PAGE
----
Angola + 4 more

Southern Africa: Concerns over regional flooding

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JOHANNESBURG, 17 March (IRIN) - Concern is growing in Southern Africa over the risk of serious flooding during the current rainy season which could further exacerbate food shortages.
According to the Southern African Development Community (SADC) Early Warning Unit, many rivers across the region are in flood, or threatening to spill their banks after recent heavy downpours.

The rising level of the Zambezi River is being anxiously watched. The river begins in the highlands of Angola and Zambia and flows along the eastern edge of Namibia's Caprivi Strip to the border between Zambia and Zimbabwe before flowing through Mozambique to the Indian Ocean.

Officials in the Caprivi reported this week that the water level of the Zambezi had passed the five metre mark and was rising by 13 to 15 centimetres every day.

"All we have at the moment are reports from farmers in areas along the Zambezi river who have complained that crops have been submerged because of the rise of water levels. Many farmers, who generally farm along the lower plains of the river, have had to move to higher plains for safety. This is sure to impact on the availability of food in the next few months," Richard Masundire, a spokesman for the SADC early warning unit, told IRIN.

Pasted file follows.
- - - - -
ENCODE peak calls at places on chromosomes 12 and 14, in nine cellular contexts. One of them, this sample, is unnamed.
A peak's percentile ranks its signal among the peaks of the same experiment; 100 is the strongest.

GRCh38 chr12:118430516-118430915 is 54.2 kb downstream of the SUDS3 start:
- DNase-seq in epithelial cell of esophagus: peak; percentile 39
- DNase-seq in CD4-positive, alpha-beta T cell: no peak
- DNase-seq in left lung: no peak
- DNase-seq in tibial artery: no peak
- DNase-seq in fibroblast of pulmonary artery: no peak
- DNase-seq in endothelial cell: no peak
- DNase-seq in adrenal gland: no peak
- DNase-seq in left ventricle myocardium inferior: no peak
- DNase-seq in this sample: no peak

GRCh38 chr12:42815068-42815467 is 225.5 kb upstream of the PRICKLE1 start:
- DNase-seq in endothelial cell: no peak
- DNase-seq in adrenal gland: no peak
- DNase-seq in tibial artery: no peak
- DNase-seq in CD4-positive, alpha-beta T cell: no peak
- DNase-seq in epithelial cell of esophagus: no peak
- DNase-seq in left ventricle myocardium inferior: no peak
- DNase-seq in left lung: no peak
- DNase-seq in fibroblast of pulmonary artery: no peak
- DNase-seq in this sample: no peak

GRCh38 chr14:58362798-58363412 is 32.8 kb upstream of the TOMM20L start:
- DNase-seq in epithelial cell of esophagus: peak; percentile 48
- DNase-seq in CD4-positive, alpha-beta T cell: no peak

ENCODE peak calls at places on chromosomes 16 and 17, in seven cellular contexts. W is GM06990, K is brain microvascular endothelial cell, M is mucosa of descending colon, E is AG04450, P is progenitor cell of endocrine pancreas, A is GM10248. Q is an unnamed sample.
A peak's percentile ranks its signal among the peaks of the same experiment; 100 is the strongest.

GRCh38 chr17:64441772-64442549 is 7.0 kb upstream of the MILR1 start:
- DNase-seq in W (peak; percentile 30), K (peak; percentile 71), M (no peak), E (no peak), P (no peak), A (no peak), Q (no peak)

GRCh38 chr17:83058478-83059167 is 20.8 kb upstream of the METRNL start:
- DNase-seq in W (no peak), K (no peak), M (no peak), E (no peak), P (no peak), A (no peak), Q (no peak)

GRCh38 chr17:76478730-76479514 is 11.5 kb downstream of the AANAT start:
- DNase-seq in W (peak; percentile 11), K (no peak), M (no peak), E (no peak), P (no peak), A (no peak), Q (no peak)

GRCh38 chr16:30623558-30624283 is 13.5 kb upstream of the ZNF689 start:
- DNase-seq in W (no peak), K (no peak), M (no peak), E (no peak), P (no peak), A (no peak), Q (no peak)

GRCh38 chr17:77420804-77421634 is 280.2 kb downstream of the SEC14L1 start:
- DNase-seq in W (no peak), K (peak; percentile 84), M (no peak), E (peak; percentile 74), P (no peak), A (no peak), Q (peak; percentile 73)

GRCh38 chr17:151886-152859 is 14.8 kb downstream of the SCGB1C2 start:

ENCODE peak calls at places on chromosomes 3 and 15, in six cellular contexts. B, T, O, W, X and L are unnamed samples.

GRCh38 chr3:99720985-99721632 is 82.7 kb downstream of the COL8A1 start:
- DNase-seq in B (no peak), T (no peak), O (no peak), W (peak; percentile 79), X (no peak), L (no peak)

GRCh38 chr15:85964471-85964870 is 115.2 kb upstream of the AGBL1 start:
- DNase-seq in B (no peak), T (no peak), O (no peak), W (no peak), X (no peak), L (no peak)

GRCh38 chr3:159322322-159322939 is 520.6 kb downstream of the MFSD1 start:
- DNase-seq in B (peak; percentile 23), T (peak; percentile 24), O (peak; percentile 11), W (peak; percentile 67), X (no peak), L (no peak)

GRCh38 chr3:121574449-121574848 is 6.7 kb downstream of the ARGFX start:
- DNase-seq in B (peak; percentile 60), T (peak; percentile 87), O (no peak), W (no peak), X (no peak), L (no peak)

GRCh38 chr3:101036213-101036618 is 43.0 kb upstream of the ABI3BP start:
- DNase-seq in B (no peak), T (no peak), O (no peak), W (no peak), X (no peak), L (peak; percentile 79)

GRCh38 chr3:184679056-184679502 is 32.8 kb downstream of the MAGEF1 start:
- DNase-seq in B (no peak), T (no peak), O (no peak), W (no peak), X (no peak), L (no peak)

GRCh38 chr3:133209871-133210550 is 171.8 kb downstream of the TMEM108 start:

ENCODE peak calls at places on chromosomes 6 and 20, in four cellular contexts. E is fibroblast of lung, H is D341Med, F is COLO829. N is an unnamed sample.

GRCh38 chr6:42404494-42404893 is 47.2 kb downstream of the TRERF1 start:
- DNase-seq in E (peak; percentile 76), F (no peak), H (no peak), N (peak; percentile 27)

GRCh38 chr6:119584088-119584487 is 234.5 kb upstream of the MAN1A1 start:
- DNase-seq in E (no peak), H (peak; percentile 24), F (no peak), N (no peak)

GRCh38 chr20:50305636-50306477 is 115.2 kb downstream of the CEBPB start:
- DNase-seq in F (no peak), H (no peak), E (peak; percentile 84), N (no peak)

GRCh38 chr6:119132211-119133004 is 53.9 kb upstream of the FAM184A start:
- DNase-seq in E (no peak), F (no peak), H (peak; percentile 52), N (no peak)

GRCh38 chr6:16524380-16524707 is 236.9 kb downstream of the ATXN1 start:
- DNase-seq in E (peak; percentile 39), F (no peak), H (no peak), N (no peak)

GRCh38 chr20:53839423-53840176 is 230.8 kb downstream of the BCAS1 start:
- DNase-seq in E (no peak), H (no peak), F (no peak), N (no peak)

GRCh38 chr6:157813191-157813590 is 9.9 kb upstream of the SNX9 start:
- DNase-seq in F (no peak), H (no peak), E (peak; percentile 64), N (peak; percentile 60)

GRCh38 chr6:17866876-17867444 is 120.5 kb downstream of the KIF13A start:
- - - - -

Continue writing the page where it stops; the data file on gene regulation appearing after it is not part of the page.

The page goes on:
Local media in Mozambique reported on Wednesday that over 3,000 people in the central Sofala province were facing severe food shortages due to destroyed crops caused by flood waters, after the Pungue river burst its banks two weeks ago.

There were also fears that transport between the Mozambican port of Beira and landlocked Zimbabwe could be affected if the river rose further.

Heavy rains in Angola destroyed 60 percent of croplands in the central province of Huambo, dashing hopes that many families would be food secure at the end of the current growing season. A quarter of the province's 1.5 million people will now need food aid.

Rains in Zimbabwe has resulted in the northeast and southeast areas of the country being placed under flood alert.

Zimbabwe has been the hardest hit by the regional food shortgaes with five million in need of food relief.

In Botswana reports indicate that islanders in the northwestern Okavango Delta have resisted advice from the authorities to vacate their islands, despite being surrounded by flood waters.

The SADC early warning unit stressed that the recent heavy rains in the Okavango basin were the highest observed in the last 20 years.

[ENDS]

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